Police quickly dragged away the small group demonstrating in front of a central government office — far from any of the sites visited by Pelosi and other Congress members, who have been focused on climate change negotiations.
Demonstrations over everything from pollution to crime are common in China, but rare in front of major government offices in tightly controlled Beijing. Some of the protesters spray-painted red slogans on the main gate of the State Council Information Office reading “Pelosi we love you,” “Warmly welcome Pelosi, pay attention to human rights” and “Down with corruption.”
Pelosi has played down her usual focus on human rights issues during her visit and concentrated on building a cooperative relationship with China on climate change. From Time:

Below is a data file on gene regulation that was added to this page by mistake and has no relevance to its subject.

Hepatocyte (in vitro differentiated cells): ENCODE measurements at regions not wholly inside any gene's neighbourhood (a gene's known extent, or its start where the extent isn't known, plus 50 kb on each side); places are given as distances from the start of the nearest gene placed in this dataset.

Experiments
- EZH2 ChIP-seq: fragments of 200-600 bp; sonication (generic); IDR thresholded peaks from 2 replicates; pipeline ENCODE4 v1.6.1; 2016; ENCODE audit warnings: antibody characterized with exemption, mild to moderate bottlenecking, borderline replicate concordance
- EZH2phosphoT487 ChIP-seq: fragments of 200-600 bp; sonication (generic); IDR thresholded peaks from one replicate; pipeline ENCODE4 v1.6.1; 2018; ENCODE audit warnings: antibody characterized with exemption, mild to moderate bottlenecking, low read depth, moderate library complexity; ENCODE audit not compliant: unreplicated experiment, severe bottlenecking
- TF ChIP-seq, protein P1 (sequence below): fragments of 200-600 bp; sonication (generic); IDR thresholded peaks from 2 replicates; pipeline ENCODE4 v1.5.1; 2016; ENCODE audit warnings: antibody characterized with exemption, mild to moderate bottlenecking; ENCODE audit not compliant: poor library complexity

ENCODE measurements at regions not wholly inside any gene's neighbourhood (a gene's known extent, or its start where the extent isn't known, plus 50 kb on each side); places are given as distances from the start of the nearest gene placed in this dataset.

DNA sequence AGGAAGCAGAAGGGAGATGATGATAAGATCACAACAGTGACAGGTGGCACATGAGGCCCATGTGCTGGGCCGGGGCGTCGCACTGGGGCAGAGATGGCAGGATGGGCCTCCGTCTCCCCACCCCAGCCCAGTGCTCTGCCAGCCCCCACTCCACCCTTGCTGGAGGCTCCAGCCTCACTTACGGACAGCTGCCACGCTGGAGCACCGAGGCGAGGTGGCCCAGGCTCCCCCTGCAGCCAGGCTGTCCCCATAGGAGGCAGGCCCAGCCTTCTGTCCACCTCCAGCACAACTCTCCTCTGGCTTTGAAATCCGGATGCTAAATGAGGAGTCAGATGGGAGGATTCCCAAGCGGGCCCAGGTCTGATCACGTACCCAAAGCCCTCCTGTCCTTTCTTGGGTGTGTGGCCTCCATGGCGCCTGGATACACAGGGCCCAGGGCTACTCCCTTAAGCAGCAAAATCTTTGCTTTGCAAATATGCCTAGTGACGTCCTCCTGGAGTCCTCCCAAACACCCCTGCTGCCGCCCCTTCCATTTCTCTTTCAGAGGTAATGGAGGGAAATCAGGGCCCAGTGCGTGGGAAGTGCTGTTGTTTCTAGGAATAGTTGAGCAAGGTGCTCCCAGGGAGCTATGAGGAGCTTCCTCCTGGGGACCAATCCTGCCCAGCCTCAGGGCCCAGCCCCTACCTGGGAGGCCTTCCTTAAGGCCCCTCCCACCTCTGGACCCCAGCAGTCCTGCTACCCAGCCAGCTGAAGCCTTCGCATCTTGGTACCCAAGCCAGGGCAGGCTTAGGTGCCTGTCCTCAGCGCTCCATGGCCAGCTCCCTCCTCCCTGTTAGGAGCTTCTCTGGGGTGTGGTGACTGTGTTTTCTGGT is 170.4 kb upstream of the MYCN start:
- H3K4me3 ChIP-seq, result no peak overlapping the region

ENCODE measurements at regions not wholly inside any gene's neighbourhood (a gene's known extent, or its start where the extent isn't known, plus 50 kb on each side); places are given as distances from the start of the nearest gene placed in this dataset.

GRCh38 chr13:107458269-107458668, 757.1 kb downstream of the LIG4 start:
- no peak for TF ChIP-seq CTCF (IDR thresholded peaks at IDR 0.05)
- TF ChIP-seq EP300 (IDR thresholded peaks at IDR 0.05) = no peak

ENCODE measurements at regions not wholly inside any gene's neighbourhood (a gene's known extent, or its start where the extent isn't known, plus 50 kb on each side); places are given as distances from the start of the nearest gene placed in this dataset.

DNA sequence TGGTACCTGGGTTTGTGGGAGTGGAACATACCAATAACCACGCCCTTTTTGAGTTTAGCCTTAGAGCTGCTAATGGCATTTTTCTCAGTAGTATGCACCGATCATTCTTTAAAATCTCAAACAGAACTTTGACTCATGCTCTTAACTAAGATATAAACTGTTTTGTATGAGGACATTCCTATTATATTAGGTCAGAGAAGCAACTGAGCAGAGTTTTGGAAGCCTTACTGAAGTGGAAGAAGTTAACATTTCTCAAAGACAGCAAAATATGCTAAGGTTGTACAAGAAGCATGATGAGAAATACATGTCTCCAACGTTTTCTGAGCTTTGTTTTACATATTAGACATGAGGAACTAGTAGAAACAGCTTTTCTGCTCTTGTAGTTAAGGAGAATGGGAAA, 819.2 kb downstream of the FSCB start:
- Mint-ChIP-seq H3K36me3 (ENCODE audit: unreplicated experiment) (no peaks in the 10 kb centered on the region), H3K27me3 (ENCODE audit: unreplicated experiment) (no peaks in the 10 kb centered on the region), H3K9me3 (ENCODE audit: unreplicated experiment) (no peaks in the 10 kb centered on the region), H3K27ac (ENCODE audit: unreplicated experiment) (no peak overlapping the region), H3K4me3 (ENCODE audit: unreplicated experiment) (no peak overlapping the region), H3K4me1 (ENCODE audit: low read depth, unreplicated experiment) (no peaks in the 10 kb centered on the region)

Ahead of this week’s visit to China, Pelosi’s first as Speaker of the House, there was some nervousness in China that the high-ranking Democrat would publicly raise human-rights concerns at a sensitive time in Beijing — just one week before the 20th anniversary of the Tiananmen massacre. But thus far, the American politician, who is facing questions at home about what she knew of the CIA’s waterboarding of terrorism suspects, has given her hosts little to worry about. When she did mention human rights, it was in the broad context of international relations, rather than specific criticism of China’s record. “In every country, not just China and the U.S., the global climate crisis is best surmounted with transparency and openness, respect for the rule of law and accountability to the people,” she said in her Beijing talk.